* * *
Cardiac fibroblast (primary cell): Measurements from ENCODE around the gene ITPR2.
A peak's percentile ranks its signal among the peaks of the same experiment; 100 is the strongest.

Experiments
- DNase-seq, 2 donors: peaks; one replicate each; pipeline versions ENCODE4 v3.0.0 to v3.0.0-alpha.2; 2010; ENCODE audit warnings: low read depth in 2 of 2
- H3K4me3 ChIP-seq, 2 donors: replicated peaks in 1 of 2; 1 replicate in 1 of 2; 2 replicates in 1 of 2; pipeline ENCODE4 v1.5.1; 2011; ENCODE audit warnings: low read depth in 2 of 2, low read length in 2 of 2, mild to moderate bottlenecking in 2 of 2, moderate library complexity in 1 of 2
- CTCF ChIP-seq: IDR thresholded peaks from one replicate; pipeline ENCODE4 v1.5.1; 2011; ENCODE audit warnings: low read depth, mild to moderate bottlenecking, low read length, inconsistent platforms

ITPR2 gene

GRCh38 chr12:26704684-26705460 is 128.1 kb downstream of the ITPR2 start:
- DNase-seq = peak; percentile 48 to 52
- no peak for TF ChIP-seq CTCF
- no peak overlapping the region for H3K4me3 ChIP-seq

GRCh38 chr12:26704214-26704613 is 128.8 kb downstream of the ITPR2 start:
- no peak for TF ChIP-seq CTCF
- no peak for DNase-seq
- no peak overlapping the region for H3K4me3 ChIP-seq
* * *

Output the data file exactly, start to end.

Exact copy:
Cardiac fibroblast (primary cell): Measurements from ENCODE around the gene ITPR2.
A peak's percentile ranks its signal among the peaks of the same experiment; 100 is the strongest.

Experiments
- DNase-seq, 2 donors: peaks; one replicate each; pipeline versions ENCODE4 v3.0.0 to v3.0.0-alpha.2; 2010; ENCODE audit warnings: low read depth in 2 of 2
- H3K4me3 ChIP-seq, 2 donors: replicated peaks in 1 of 2; 1 replicate in 1 of 2; 2 replicates in 1 of 2; pipeline ENCODE4 v1.5.1; 2011; ENCODE audit warnings: low read depth in 2 of 2, low read length in 2 of 2, mild to moderate bottlenecking in 2 of 2, moderate library complexity in 1 of 2
- CTCF ChIP-seq: IDR thresholded peaks from one replicate; pipeline ENCODE4 v1.5.1; 2011; ENCODE audit warnings: low read depth, mild to moderate bottlenecking, low read length, inconsistent platforms

ITPR2 gene

GRCh38 chr12:26704684-26705460 is 128.1 kb downstream of the ITPR2 start:
- DNase-seq = peak; percentile 48 to 52
- no peak for TF ChIP-seq CTCF
- no peak overlapping the region for H3K4me3 ChIP-seq

GRCh38 chr12:26704214-26704613 is 128.8 kb downstream of the ITPR2 start:
- no peak for TF ChIP-seq CTCF
- no peak for DNase-seq
- no peak overlapping the region for H3K4me3 ChIP-seq